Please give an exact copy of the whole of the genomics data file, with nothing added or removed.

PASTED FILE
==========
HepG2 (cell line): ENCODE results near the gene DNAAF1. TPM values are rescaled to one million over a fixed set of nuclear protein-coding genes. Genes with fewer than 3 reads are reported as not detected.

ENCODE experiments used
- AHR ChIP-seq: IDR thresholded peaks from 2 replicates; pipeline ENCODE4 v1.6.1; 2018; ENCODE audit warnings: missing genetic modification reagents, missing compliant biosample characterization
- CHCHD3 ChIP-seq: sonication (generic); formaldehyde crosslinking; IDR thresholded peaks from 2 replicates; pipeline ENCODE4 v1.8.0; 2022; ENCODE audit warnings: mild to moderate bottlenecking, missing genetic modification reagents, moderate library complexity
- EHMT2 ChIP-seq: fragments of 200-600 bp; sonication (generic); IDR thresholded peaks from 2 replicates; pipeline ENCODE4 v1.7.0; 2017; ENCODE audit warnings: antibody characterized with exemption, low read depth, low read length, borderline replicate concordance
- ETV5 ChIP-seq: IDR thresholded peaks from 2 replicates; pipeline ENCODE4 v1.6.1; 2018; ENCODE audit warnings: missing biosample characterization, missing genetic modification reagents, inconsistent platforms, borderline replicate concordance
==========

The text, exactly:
HepG2 (cell line): ENCODE results near the gene DNAAF1. TPM values are rescaled to one million over a fixed set of nuclear protein-coding genes. Genes with fewer than 3 reads are reported as not detected.

ENCODE experiments used
- AHR ChIP-seq: IDR thresholded peaks from 2 replicates; pipeline ENCODE4 v1.6.1; 2018; ENCODE audit warnings: missing genetic modification reagents, missing compliant biosample characterization
- CHCHD3 ChIP-seq: sonication (generic); formaldehyde crosslinking; IDR thresholded peaks from 2 replicates; pipeline ENCODE4 v1.8.0; 2022; ENCODE audit warnings: mild to moderate bottlenecking, missing genetic modification reagents, moderate library complexity
- EHMT2 ChIP-seq: fragments of 200-600 bp; sonication (generic); IDR thresholded peaks from 2 replicates; pipeline ENCODE4 v1.7.0; 2017; ENCODE audit warnings: antibody characterized with exemption, low read depth, low read length, borderline replicate concordance
- ETV5 ChIP-seq: IDR thresholded peaks from 2 replicates; pipeline ENCODE4 v1.6.1; 2018; ENCODE audit warnings: missing biosample characterization, missing genetic modification reagents, inconsistent platforms, borderline replicate concordance